By using this service and related content, you agree to the use of cookies for analytics, personalised content and ads.
You are using an older browser version. Please use a supported version for the best MSN experience.

Top Stories

Author in row over neighbours' plan for massive wine cellar beneath Notting Hill home

Evening Standard logo Evening Standard 21/04/2017 Matt Watts, Safeeyah Kazi
© Provided by Independent Print Limited

The writer of Wild Swans has warned that her neighbours’ “purely selfish” plans to build a huge wine cellar under their Notting Hill home jeopardise her next book.

Jung Chang, whose 1991 epic about her family’s lives in pre- and post-revolutionary China has sold 20 million copies, said “the desire to store large amounts of alcohol” could not justify “prolonging the misery of others”.

The writer, 65, is one of several residents in the street to object to their neighbours’ plan to install the 2.8-metre-deep “spiral” wine store, which would be able to hold more than 1,000 bottles.

The application has been made by Chadi Semaan, who works for Commerzbank, and his wife Amélie, an executive director at JP Morgan.

The couple were given planning consent for front and rear mega-basement extensions to their £6 million, four-storey terraced house, despite neighbours’ objections, in 2014.

stairs.jpg © Provided by Independent Print Limited stairs.jpg

Ms Chang, who is working on a book about the “father” of modern China, Sun Yat-sen, told the Standard: “This new application to dig a wine cellar presents a new and further threat to the stability of our house.

"It only adds to the concern we already have about the basement dig.

“My husband and I are both writers working from home, where we have all our research and reference books. We can’t work anywhere else.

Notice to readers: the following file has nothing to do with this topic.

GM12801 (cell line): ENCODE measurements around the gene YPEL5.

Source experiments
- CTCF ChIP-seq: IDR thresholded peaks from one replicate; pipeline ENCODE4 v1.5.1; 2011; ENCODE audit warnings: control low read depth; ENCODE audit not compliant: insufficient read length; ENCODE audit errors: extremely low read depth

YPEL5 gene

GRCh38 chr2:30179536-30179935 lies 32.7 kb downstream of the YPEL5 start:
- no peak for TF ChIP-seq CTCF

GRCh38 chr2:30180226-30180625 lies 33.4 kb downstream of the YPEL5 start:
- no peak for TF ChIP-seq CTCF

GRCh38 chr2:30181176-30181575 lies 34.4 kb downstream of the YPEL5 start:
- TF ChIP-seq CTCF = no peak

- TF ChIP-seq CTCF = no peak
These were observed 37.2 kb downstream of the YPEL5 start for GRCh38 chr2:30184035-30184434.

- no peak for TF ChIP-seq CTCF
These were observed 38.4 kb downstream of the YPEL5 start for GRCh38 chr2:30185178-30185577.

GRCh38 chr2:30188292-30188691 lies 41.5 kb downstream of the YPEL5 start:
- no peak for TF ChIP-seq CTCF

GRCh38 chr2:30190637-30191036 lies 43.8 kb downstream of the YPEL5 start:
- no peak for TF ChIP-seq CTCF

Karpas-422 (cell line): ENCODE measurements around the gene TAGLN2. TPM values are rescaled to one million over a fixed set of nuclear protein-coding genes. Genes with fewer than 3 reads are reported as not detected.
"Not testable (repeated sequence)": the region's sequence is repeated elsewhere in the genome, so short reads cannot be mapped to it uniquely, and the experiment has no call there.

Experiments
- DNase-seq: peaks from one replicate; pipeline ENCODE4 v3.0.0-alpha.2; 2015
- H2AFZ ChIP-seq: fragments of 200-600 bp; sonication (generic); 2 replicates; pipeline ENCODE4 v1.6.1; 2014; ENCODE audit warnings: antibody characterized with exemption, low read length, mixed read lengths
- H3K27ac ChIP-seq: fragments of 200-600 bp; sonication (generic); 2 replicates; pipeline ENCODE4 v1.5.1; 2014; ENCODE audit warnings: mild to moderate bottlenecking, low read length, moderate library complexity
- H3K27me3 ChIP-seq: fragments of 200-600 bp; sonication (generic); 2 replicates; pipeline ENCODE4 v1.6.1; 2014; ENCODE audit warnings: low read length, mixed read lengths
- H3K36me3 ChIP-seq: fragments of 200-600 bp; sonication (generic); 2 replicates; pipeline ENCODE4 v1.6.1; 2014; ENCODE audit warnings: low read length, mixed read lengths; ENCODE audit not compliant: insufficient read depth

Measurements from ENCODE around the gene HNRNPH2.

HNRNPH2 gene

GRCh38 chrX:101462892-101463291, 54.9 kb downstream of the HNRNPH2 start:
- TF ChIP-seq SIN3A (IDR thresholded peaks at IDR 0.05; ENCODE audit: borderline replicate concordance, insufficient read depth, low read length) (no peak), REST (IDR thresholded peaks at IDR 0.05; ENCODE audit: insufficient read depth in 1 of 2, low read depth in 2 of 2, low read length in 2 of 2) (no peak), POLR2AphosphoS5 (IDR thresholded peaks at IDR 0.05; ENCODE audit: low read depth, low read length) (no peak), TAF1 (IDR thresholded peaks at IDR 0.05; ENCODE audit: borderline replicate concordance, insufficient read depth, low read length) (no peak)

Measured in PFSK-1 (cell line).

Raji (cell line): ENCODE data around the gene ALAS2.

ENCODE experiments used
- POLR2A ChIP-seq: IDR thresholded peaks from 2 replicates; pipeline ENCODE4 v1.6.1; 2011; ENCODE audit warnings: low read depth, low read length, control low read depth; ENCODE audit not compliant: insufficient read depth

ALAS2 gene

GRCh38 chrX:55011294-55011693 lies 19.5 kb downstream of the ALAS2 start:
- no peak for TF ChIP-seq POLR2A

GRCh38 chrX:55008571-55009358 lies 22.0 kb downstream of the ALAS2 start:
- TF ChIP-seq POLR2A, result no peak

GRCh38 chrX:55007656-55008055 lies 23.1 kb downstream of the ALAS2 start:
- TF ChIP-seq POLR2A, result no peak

"The disruption from the noise and the vibration will be intolerable, and will really jeopardise our hopes of delivering our next books on time.”

Ms Chang, the first person from the People’s Republic to be awarded a PhD in Britain, is married to the historian Jon Halliday, a former visiting research fellow at King’s College.

The couple, who have lived in the house since 1992, published their book Mao: The Unknown Story, in 2005. Mr Halliday said the need for a wine cellar to “hold enough wine to get the whole street drunk many times over” was, with the basement dig, disproportionate to the effect it would have on his home.

In the application to Kensington & Chelsea council, installers Spiral Cellars said the cellar would not affect the planned or existing foundations.

It states: “The level of excavation involved in the construction of the store is not significant and will be carried out in conjunction with the main front and rear basement extensions.”

Its managing director Lucy Hargreaves said it ensures its cellars “won’t impact on the property’s foundations or those of neighbouring properties”.

Planning officers have recommended that the cellar, said to cost £30,000, be approved next week. They said it is not a basement development and should not be considered under the same council policy.

The Semaans were unavailable to comment.


More from Evening Standard

image beaconimage beaconimage beacon